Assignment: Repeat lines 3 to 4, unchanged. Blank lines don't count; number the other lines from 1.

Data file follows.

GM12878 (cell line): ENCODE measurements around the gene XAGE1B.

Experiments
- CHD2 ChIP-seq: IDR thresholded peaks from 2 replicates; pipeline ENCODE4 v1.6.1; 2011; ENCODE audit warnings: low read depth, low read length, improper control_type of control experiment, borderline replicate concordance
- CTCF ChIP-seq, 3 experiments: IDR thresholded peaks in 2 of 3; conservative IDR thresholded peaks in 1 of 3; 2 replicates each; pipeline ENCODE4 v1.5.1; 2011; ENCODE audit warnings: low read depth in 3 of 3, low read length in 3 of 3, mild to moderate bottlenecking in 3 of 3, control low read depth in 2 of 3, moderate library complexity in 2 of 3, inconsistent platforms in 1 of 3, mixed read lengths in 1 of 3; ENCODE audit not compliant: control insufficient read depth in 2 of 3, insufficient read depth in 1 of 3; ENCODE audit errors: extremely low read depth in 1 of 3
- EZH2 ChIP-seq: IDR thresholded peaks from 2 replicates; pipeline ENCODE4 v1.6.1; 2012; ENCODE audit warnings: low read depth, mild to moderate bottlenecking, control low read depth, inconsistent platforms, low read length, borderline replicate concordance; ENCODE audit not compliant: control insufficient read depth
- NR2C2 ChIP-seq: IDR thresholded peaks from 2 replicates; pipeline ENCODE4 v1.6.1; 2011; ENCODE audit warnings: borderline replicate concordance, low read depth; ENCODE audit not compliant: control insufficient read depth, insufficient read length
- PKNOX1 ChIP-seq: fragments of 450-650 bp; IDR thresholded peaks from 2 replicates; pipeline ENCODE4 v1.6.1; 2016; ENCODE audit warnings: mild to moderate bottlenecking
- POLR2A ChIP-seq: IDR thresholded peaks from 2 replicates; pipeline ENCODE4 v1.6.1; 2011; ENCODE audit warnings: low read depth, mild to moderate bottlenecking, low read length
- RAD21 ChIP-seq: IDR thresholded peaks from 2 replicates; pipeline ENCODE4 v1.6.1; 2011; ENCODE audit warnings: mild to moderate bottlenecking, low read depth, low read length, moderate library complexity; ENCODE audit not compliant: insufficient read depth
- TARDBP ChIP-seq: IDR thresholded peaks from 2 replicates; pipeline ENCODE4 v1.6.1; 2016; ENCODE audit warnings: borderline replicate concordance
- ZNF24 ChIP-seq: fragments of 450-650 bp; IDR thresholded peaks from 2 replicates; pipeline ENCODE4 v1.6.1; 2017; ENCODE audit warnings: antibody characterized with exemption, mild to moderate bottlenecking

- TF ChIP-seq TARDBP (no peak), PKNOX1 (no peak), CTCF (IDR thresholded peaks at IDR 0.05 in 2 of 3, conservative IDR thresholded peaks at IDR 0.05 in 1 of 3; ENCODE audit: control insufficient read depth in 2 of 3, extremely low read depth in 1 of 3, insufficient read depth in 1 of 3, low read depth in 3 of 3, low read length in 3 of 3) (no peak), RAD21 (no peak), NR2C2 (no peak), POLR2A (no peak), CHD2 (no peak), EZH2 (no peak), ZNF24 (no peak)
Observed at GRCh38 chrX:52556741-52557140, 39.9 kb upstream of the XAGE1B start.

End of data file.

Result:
- CHD2 ChIP-seq: IDR thresholded peaks from 2 replicates; pipeline ENCODE4 v1.6.1; 2011; ENCODE audit warnings: low read depth, low read length, improper control_type of control experiment, borderline replicate concordance
- CTCF ChIP-seq, 3 experiments: IDR thresholded peaks in 2 of 3; conservative IDR thresholded peaks in 1 of 3; 2 replicates each; pipeline ENCODE4 v1.5.1; 2011; ENCODE audit warnings: low read depth in 3 of 3, low read length in 3 of 3, mild to moderate bottlenecking in 3 of 3, control low read depth in 2 of 3, moderate library complexity in 2 of 3, inconsistent platforms in 1 of 3, mixed read lengths in 1 of 3; ENCODE audit not compliant: control insufficient read depth in 2 of 3, insufficient read depth in 1 of 3; ENCODE audit errors: extremely low read depth in 1 of 3